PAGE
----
Matt McCrae's Sandwich Cookies. Illustration by Kim La Fave.
Illustration by Kim La Fave.

Matt McCrae’s Sandwich Cookies

And daffodil parades past

When my husband and I both worked in Seattle, we lived aboard the Comtesse Deuxième, our old wood 55-foot Chris Craft Constellation. Each April, our yacht club gathered with several others to participate in the Tacoma Yacht Club Daffodil Marine Festival, which culminates in a Sunday afternoon parade of boats decorated with thousands of daffodils. It provided a great incentive to make the topsides and handrails sparkle.

One year, we arrived on Friday afternoon. While everyone else roamed up and down the dock drinking margaritas, meeting old and new friends, and admiring each other’s gleaming brightwork, I sat at my computer in a corner of the saloon and struggled with my assignment for a creative writing class. And hoped I didn’t look too antisocial.


Writing, nudging each word into a sentence, then each sentence into a paragraph that conveys the intended meaning and sounds pleasing to the ear takes massive amounts of time. At least, it does for me.

The day before the parade was crammed with activities, including a Jeopardy trivia game. Each club selected a token to dress in a special costume and represent their group. My husband was ours. I was still typing, putting words together, ripping them out and starting over, so several of the women carted him off to the local thrift store to find a suitable outfit.

He came back dressed in an iridescent purple strapless dress, a hot-pink feather boa and white roller skates with huge pink pom-poms. I have to say, he looked stunning. Who knew he would make such a gorgeous model? l should mention that he had a full head of curly black hair, which didn’t hurt the image. Someone whipped out black lipstick, carefully applied it to his lips, and he was ready.


As I recall, our club didn’t score all that well in the game, but Jim was a big hit. He practically floated around the Tacoma Yacht Club ballroom on his roller skates, flicking his pink boa from side to side, pirouetting with èlan and grace.

Last year, the daffodil parade was cancelled because of COVID-19, and I don’t know if it will be held this year. But some things haven’t changed. With or without the festivities, we will wash the winter grime off Pelican, our current boat. Millions of daffodils are brightening the fields, just as they do every spring, and I am going to buy a bucketful. And one more thing: I’m still going to be sitting in a corner coaxing words into sentences.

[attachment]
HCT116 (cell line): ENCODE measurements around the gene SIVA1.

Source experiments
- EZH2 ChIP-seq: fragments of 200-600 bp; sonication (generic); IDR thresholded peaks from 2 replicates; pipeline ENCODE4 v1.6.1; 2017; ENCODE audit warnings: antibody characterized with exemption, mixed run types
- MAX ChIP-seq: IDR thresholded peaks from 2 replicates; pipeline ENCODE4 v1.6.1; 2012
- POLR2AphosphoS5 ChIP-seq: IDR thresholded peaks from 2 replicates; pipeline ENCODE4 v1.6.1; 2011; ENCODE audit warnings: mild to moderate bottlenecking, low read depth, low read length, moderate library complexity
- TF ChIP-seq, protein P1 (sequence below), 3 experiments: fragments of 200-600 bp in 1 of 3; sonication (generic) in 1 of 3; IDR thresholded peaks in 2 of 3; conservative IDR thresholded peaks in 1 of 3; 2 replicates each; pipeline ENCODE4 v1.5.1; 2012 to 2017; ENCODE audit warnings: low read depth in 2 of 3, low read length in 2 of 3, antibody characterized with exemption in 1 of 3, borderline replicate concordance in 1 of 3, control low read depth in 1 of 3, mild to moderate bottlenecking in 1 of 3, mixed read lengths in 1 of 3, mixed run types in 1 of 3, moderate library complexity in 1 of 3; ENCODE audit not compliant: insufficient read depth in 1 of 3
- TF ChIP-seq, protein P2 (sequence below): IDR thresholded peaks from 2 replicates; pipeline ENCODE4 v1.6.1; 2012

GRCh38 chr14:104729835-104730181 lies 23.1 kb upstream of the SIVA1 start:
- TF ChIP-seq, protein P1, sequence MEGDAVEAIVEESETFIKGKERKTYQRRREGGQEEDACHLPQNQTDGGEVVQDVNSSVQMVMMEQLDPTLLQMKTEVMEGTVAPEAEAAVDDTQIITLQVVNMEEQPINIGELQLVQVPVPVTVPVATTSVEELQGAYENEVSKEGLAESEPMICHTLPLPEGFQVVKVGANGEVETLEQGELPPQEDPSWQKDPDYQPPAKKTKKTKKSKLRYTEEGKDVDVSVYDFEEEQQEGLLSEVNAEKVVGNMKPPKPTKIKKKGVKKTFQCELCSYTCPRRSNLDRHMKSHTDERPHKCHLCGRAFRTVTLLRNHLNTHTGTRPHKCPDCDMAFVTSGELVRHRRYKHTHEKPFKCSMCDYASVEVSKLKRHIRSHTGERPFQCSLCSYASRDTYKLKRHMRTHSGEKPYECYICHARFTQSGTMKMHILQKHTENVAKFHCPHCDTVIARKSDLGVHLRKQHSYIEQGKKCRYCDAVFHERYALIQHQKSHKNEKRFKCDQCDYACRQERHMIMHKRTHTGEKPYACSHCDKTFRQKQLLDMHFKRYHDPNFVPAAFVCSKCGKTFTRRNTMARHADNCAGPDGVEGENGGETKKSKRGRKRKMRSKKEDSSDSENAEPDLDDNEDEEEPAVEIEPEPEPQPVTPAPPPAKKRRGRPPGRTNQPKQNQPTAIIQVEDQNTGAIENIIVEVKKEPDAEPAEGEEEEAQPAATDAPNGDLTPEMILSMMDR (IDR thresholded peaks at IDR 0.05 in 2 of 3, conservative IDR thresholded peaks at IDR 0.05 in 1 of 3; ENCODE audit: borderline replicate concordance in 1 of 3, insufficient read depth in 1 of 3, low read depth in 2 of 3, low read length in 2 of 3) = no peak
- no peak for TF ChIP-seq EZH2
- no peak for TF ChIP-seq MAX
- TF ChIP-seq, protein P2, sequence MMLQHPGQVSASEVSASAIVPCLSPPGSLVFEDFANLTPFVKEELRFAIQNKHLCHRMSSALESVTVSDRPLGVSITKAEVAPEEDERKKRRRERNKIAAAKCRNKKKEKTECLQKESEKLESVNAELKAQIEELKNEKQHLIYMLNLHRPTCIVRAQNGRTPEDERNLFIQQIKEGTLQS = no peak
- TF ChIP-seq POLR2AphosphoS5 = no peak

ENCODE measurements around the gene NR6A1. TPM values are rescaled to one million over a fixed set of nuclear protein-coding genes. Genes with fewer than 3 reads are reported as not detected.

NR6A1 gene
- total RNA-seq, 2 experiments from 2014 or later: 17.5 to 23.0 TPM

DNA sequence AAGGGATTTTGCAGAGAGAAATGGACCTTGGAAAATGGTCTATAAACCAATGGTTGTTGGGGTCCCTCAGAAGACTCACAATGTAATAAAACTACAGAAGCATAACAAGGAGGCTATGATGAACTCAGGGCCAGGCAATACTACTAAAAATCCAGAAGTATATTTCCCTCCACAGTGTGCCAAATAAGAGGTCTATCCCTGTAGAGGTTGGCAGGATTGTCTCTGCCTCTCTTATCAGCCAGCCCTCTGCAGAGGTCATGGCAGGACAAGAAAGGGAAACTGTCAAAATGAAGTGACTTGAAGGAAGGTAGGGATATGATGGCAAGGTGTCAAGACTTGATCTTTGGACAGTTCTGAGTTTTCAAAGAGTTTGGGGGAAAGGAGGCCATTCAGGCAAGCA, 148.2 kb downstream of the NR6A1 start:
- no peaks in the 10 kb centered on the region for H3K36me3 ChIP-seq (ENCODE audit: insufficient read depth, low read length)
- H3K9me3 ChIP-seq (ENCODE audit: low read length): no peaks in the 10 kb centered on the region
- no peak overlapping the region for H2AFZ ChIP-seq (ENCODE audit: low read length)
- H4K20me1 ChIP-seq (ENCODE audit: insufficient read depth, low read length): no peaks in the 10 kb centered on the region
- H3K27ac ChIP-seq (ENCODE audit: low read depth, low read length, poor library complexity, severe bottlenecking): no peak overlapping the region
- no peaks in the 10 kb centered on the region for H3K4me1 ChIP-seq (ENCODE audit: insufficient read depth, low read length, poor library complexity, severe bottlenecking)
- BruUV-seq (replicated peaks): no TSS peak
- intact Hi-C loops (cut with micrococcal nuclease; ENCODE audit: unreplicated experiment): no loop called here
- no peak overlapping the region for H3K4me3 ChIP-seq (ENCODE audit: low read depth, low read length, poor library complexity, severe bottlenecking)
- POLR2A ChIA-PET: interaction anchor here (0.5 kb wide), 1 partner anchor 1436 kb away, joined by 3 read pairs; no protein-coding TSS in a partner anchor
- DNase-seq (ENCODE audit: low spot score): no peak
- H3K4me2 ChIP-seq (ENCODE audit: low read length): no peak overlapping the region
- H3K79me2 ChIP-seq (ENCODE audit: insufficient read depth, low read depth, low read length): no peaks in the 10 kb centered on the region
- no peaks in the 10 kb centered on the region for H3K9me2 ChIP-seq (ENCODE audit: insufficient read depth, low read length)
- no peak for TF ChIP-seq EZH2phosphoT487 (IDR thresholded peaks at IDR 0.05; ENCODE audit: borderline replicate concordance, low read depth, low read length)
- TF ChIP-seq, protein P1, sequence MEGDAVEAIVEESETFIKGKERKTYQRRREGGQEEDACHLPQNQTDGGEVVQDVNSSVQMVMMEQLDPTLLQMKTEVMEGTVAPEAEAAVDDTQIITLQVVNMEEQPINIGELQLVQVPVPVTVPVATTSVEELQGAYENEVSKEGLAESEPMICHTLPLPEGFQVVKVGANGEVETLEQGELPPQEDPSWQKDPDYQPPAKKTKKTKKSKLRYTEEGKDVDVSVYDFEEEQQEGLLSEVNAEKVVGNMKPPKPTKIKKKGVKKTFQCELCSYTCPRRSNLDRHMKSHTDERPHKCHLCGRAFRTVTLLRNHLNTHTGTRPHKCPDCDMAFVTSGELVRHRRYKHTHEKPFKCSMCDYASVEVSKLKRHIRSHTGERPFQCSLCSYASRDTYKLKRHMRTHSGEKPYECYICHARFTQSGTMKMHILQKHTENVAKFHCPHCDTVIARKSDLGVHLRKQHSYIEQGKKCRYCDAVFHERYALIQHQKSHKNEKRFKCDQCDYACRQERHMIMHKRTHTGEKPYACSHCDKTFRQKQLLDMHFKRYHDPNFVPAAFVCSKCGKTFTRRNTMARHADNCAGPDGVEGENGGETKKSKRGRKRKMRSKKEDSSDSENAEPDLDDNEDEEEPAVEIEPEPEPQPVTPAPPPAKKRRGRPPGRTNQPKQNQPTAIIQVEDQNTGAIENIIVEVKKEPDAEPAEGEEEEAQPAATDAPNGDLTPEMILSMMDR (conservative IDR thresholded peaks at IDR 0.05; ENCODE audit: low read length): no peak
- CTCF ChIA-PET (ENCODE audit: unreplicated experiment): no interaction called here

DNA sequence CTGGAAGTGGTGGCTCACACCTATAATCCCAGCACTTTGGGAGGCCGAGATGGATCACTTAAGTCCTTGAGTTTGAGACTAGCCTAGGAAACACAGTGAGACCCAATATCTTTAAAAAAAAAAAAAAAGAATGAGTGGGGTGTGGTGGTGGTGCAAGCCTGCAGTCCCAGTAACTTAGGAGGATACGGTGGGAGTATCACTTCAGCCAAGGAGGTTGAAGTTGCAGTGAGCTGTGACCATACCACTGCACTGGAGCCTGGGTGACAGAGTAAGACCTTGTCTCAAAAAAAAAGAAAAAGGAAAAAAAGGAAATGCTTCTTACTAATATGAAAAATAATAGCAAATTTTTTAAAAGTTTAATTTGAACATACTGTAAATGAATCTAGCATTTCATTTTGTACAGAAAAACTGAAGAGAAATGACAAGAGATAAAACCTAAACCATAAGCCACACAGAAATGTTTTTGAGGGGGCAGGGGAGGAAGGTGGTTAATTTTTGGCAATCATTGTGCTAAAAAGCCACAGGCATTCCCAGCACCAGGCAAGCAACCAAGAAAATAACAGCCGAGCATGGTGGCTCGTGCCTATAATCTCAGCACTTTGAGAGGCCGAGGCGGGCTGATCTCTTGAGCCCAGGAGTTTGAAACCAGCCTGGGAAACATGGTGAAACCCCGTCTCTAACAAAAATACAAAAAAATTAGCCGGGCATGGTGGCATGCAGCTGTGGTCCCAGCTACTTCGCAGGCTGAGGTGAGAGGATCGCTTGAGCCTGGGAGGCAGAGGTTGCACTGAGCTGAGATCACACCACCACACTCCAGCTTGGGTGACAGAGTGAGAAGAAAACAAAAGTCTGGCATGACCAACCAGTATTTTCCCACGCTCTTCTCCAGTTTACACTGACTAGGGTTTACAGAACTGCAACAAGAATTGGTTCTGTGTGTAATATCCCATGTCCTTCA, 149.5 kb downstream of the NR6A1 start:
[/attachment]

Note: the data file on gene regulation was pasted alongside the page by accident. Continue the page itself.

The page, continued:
Since the year of the purple dress and pink boa, I have rewritten the assignment I was working on that weekend too many times to count. Finally, it became part of my debut novel, which made it to press last August. All that time, I lived with the characters in my head, and they developed lives of their own. I know it sounds nutty, but other authors have confirmed this. I’m not crazy.


The characters may be fictional, but they have ideas of their own. They suggest changes to the plot, balk at what I want them to do and occasionally strike off on their own. One of them, hottie lawman Matt McCrae, really surprised me. He wanted to get up early, mix a batch of bread dough, and while the dough rose, bake cook­ies, including his special chocolate sandwich cookies.

I had to put on an apron and figure out some recipes. In the end, his love of baking didn’t make it into the book. But I got reacquainted with my mother’s aunt’s sugar cookies, and once I started, I made several variations that I liked. Filled with chocolate ganache, the chocolate version is my favourite, but lemon cookies with lemon buttercream are a close second. Their delicate, buttery flavour married with the sprightly taste of fresh lemon is perfect for spring. I’m baking some now. Then I’ll help make Pelican sparkle and go find some daffodils.

Basic Sugar Cookies

Makes three dozen five-centimetre (two-inch) cookies.


Note: I haven’t yet figured out how to keep the cookies crisp once the frosting is added, so if you don’t want them to soften, put them together shortly before serving.


  • 1/2 cup sugar
  • 1/2 cup butter at room temperature
  • 1 egg at room temperature
  • 1 teaspoon vanilla
  • 1 1/4 cups flour
  • 1/2 teaspoon baking soda
  • 1 teaspoon cream of tartar
  • 1/4 teaspoon salt
  • 1/4 teaspoon nutmeg


  1. Measure flour into a separate bowl.
  2. Add remaining dry ingredients, stir to combine and set aside.
  3. Cream softened butter and sugar together.
  4. Add the vanilla and egg and mix for at least 20 seconds.
  5. Add dry ingredients in four or five increments, stirring well after each addition.
  6. Either roll into logs, wrap in waxed paper and refrigerate overnight, then slice and place on a baking sheet, OR refrigerate for at least one hour or until firm.
  7. Roll out, one-third at a time, on a floured board or silicon mat.
  8. Cut to desired shapes.
  9. Bake at 350° for eight to 12 minutes.

Matt McCrae’s Chocolate Sandwich Cookies

  1. Follow the basic recipe but omit the nutmeg.
  2. Add to the dry ingredients:
    • 1/4 cup cocoa powder
      Optional: 1 teaspoon instant espresso powder
  3. Fill with either ganache or chocolate buttercream.

Lemon Cookies

  1. Follow the basic recipe but omit the nutmeg.
  2. Add to the butter and sugar mixture:
    • 1 teaspoon lemon zest
    • 1 tablespoon fresh lemon juice
  3. Add to the dry ingredients:
    • 1 /4 cup flour

Chocolate Ganache

  1. Heat 1/3 cup heavy cream to just below boiling.
  2. Pour cream over 90 grams (three ounces) semisweet chocolate or other preferred type.
  3. Stir until smooth.
    Optional: 1/2 teaspoon instant espresso powder

Lemon or Chocolate Buttercream

Beat together:

  • 1/4 cup softened butter
  • 2 cups powdered sugar
  • Pinch of salt
  • 1 1/2 tablespoons milk or cream
  • Add either: 1/2 teaspoon lemon zest and 1 tablespoon juice OR 3 tablespoons cocoa powder